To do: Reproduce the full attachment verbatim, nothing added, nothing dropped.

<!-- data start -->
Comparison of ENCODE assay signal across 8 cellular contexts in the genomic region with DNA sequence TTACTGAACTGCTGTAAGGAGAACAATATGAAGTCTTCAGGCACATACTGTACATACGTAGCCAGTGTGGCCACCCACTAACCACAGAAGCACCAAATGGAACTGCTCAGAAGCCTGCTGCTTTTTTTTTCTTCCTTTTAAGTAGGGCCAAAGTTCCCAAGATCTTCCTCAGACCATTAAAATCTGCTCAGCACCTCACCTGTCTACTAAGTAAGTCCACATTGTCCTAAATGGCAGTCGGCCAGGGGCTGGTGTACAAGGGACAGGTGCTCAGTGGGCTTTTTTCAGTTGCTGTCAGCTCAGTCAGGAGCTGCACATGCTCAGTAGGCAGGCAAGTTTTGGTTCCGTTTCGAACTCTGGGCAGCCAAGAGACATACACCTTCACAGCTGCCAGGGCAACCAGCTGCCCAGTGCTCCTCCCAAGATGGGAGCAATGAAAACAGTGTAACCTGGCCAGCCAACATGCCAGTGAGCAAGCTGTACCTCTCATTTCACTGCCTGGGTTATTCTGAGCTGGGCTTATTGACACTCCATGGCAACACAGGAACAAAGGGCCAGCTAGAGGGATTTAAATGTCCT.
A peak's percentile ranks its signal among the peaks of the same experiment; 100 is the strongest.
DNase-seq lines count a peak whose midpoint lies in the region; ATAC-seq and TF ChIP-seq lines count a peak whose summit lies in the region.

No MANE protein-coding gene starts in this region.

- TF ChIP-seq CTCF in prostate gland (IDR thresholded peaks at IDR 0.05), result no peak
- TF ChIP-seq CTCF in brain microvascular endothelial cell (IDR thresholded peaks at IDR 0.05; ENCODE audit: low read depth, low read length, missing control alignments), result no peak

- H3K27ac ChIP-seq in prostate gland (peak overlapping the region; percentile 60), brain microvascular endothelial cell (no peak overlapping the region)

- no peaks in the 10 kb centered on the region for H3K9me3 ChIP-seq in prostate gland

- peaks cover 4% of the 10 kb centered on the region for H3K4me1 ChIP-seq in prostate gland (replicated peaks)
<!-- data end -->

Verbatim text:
Comparison of ENCODE assay signal across 8 cellular contexts in the genomic region with DNA sequence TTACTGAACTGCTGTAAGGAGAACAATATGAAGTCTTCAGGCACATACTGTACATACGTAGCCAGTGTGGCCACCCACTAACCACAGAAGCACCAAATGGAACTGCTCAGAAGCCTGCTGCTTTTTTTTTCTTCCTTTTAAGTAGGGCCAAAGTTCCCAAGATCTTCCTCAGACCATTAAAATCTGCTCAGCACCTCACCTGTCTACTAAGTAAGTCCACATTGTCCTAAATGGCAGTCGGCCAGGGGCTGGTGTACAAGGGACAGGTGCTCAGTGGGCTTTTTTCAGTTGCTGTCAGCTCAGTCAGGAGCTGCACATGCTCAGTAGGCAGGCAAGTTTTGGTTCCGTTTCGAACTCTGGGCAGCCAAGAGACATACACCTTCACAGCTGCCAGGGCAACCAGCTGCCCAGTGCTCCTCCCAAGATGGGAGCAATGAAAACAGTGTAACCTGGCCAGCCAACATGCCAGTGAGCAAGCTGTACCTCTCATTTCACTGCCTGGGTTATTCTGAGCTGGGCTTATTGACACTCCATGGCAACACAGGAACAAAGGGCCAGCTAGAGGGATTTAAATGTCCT.
A peak's percentile ranks its signal among the peaks of the same experiment; 100 is the strongest.
DNase-seq lines count a peak whose midpoint lies in the region; ATAC-seq and TF ChIP-seq lines count a peak whose summit lies in the region.

No MANE protein-coding gene starts in this region.

- TF ChIP-seq CTCF in prostate gland (IDR thresholded peaks at IDR 0.05), result no peak
- TF ChIP-seq CTCF in brain microvascular endothelial cell (IDR thresholded peaks at IDR 0.05; ENCODE audit: low read depth, low read length, missing control alignments), result no peak

- H3K27ac ChIP-seq in prostate gland (peak overlapping the region; percentile 60), brain microvascular endothelial cell (no peak overlapping the region)

- no peaks in the 10 kb centered on the region for H3K9me3 ChIP-seq in prostate gland

- peaks cover 4% of the 10 kb centered on the region for H3K4me1 ChIP-seq in prostate gland (replicated peaks)